1.1 More than 25 years ago, the issue of medical damage and compensation for the victims of such incidents was dealt with in Sweden in 1975 under the Patient Insurance Scheme. Both patients and professionals applauded this initiative. By the late 1970’s and early1980’s Norway too became acutely aware of the need to address this area of public concern and in 1987 a committee was set up to tackle the problem. The result was a scheme, which initially compensated victims of medical errors in those public hospitals treating somatic illnesses only. However, in 1992 the scheme was extended to cover most other areas in the healthcare system, including those iatrogenically damaged in accident and emergency departments, state psychiatric hospitals and also in certain privately owned hospitals 1.
1.2 In April 1998, the former Health Secretary, Mr. Frank Dobson, was extremely concerned about the ever increasing costs of litigation affecting the NHS and wrote to several organisations representing the NHS, patients, consumers, health professionals, lawyers and others. His aims were:
1.3 Health Select Committee published the findings of an inquiry into adverse incidents in October 1999. The report 2 reflected the evidence from approximately 300 submissions, and exposed the dire state of the NHS when it came to dealing with medical errors. It showed that patient abuse was widespread and that the victims of medical errors had no protection.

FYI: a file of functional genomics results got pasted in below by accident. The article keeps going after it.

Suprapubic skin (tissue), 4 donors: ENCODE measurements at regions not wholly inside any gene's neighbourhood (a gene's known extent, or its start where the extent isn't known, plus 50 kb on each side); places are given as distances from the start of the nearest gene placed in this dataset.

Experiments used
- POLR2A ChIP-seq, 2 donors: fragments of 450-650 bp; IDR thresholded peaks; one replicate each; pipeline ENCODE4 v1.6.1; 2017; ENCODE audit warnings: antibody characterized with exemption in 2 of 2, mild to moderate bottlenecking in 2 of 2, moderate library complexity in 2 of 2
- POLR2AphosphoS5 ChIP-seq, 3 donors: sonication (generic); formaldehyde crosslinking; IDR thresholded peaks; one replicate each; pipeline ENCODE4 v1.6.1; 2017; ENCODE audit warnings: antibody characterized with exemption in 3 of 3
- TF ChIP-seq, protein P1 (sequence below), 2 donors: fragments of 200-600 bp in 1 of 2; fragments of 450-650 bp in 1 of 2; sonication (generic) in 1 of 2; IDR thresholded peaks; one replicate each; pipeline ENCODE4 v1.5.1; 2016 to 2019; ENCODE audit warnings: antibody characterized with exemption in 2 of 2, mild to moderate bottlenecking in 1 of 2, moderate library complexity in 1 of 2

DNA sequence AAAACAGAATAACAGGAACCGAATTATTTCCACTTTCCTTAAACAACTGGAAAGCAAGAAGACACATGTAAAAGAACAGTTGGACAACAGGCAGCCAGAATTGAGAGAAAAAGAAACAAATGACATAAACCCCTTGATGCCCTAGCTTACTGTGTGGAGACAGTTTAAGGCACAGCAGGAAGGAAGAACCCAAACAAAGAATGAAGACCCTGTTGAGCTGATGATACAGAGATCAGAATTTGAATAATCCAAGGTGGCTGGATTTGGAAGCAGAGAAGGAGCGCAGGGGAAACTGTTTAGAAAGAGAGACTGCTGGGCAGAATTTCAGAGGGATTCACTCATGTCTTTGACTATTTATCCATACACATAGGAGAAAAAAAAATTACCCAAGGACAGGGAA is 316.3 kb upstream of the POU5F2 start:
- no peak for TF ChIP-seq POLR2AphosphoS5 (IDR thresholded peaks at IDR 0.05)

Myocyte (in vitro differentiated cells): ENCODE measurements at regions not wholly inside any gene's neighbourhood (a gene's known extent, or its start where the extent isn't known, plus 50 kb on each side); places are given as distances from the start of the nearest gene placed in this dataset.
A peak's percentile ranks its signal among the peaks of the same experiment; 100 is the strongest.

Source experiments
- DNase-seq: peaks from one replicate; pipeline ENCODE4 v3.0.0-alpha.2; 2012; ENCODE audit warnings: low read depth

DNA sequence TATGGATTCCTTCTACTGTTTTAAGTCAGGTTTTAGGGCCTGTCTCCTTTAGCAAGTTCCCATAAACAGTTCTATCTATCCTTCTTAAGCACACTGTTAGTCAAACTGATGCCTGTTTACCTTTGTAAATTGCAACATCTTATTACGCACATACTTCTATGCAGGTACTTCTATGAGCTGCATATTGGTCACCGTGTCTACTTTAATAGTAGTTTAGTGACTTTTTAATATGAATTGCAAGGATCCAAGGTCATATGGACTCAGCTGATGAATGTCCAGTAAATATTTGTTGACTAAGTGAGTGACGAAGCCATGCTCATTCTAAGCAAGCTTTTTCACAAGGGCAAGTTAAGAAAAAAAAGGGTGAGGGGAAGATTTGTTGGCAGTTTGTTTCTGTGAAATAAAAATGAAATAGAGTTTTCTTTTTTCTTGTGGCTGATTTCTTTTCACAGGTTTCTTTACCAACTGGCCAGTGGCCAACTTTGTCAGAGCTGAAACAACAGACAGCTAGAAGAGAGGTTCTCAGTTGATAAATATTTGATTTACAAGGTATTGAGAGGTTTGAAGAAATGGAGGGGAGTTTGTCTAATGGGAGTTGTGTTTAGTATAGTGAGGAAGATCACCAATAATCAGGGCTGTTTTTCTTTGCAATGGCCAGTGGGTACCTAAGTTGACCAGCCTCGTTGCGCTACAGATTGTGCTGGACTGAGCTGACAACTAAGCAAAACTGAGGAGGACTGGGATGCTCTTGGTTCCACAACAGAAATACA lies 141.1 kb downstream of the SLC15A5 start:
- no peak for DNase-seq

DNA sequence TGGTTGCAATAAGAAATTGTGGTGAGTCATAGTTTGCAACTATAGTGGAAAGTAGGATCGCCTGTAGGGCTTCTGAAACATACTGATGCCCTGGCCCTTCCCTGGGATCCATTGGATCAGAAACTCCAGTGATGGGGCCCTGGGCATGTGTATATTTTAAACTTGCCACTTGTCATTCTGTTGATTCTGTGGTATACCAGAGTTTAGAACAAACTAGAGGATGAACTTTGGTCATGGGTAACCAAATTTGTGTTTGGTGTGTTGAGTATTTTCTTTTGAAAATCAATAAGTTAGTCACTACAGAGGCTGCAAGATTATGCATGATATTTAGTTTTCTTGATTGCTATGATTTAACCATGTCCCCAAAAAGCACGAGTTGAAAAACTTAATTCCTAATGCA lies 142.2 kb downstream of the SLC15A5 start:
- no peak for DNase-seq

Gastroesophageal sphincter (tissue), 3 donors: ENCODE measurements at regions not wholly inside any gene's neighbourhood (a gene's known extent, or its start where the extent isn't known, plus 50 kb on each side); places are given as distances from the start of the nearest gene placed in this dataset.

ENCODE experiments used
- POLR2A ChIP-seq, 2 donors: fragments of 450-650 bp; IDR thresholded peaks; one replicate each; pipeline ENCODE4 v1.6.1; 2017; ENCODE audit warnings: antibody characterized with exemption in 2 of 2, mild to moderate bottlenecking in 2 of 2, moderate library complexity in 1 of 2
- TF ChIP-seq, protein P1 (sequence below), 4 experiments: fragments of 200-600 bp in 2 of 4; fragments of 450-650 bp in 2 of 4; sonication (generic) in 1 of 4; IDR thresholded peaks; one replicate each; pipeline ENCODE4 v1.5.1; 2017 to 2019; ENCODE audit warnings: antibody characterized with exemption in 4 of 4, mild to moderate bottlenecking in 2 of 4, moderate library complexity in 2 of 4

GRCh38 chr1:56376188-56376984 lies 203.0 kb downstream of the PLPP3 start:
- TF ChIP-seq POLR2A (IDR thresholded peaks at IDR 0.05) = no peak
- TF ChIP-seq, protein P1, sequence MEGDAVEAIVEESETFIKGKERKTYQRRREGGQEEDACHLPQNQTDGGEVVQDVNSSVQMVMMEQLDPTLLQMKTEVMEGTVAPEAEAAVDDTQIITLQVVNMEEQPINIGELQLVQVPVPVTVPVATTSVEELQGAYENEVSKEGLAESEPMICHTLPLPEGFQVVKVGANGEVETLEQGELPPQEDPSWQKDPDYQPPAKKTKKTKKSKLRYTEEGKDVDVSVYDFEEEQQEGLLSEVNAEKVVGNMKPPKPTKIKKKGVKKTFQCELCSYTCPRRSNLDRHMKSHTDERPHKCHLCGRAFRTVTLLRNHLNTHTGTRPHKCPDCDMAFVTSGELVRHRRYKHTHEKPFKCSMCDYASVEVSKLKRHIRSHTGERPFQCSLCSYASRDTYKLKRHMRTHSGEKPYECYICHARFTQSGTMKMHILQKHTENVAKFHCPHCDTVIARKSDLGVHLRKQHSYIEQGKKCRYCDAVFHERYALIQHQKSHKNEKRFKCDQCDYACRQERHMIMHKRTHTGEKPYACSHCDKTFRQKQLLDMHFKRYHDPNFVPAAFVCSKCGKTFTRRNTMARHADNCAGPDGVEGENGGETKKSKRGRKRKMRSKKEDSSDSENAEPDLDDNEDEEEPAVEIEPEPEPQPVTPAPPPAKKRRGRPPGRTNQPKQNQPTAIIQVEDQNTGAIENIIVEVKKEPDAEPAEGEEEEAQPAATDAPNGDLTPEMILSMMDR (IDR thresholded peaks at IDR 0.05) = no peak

1.4 On 10th July 2001, proposals were announced by Mr Alan Milburn, Secretary of State for Health to produce a White Paper by early 2002, which would set out changes to the current system for dealing with clinical negligence claims. Prof.Sir Liam Donaldson, the Chief Medical Officer was to Chair a committee to consider the implications of issues and options for reform, the most innovative one being a victim’s compensation fund. SIN was particularly pleased at this suggestion because the setting up of such a fund for the victims of medical errors has been one of the Group’s objectives for the last two and a half years. When these proposal’s came to our attention on the Department of Health’s website in July 2001, SIN was very disappointed not to have been invited to be part of this committee. SIN represents patients who have been affected by medical errors and has firsthand information as to the problems of negotiating the present deeply flawed system in an attempt to obtain justice and the truth. With the experience of our members, SIN was in a most advantageous position to contribute to these discussions. Unfortunately, our request to be included was rejected. However, we are pleased to present this written submission on behalf of our members.
In our opinion, we respectfully suggest that the composition of the final
committee does not consist of any individual or organisation, which is fully
cognisant with the trauma and problems faced by individual iatrogenic patients
and their families. We note there are only two representatives from patient